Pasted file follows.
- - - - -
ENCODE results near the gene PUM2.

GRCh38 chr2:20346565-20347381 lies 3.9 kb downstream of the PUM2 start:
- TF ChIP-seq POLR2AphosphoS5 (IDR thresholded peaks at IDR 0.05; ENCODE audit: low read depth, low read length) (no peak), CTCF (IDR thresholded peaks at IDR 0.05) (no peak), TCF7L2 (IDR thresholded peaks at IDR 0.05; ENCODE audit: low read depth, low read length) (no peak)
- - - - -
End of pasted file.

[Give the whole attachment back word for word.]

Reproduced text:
ENCODE results near the gene PUM2.

GRCh38 chr2:20346565-20347381 lies 3.9 kb downstream of the PUM2 start:
- TF ChIP-seq POLR2AphosphoS5 (IDR thresholded peaks at IDR 0.05; ENCODE audit: low read depth, low read length) (no peak), CTCF (IDR thresholded peaks at IDR 0.05) (no peak), TCF7L2 (IDR thresholded peaks at IDR 0.05; ENCODE audit: low read depth, low read length) (no peak)